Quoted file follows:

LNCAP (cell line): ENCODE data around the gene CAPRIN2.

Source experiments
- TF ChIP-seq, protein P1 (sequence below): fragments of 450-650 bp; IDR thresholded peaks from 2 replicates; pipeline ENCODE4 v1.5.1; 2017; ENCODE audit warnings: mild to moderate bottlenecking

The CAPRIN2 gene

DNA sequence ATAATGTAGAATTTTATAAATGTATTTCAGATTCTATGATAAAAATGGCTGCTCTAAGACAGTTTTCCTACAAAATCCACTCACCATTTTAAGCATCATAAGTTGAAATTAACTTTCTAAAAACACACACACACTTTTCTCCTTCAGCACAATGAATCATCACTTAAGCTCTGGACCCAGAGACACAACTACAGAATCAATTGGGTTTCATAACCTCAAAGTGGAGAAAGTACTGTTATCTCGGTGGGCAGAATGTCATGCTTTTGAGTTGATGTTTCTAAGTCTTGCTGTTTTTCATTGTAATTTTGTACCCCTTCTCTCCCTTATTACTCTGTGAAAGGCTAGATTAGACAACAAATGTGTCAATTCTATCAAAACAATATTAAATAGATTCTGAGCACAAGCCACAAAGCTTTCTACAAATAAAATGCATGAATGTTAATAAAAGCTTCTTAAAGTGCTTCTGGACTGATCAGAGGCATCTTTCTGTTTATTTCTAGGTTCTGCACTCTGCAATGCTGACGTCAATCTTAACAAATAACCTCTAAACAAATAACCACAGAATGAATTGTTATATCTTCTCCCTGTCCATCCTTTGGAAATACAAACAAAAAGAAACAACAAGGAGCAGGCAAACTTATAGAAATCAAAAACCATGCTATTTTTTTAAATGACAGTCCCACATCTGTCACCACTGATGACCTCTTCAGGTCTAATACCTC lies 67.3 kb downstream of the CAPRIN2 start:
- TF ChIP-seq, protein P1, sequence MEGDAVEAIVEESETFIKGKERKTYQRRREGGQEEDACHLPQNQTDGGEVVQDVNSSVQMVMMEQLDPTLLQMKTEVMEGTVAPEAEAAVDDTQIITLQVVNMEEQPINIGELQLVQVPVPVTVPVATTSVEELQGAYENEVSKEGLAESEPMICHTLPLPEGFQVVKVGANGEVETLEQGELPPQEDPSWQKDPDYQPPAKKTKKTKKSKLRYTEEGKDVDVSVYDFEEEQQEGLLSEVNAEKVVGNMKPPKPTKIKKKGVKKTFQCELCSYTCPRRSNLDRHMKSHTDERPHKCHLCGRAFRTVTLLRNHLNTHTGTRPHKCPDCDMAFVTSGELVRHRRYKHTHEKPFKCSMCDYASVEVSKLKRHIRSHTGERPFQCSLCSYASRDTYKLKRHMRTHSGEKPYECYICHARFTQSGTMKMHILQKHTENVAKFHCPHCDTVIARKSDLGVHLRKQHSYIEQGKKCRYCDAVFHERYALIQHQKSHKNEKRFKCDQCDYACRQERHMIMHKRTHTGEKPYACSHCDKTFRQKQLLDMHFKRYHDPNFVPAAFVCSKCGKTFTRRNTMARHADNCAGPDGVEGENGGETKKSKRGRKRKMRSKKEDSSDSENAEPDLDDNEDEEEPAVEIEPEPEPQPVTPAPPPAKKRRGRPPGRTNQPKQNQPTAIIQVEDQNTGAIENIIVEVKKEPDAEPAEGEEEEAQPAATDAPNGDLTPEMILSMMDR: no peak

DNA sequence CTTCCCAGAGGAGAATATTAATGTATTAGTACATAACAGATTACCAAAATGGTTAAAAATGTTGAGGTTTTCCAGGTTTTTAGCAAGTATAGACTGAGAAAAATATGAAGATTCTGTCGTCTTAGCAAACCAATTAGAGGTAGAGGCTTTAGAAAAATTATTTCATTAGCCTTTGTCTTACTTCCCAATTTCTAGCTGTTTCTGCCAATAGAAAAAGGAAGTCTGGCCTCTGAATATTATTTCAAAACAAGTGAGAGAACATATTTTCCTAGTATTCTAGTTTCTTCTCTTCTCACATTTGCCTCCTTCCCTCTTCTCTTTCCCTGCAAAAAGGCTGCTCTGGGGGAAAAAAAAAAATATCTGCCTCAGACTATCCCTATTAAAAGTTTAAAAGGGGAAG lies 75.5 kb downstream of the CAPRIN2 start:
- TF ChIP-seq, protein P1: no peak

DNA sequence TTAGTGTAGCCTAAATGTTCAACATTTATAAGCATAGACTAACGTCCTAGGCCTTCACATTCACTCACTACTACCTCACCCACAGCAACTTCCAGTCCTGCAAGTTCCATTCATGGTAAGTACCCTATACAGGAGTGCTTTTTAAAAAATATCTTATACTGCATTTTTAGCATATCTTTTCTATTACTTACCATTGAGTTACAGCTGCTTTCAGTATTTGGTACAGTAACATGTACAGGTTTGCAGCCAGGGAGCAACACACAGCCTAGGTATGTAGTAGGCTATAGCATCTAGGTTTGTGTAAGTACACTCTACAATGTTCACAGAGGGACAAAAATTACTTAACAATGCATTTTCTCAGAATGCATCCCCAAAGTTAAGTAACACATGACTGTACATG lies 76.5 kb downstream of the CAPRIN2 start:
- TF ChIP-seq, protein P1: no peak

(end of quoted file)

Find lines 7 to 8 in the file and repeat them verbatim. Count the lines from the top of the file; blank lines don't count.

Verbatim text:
DNA sequence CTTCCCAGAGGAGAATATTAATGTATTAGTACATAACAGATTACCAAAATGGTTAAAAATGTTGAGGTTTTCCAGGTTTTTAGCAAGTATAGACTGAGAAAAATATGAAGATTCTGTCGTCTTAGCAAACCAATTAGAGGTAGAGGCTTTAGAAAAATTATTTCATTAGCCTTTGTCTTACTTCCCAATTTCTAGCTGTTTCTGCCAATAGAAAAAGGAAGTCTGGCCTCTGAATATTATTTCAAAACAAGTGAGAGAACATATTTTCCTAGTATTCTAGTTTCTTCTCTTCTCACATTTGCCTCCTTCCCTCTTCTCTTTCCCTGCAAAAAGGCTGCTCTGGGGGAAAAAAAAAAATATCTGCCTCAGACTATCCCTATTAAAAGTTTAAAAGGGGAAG lies 75.5 kb downstream of the CAPRIN2 start:
- TF ChIP-seq, protein P1: no peak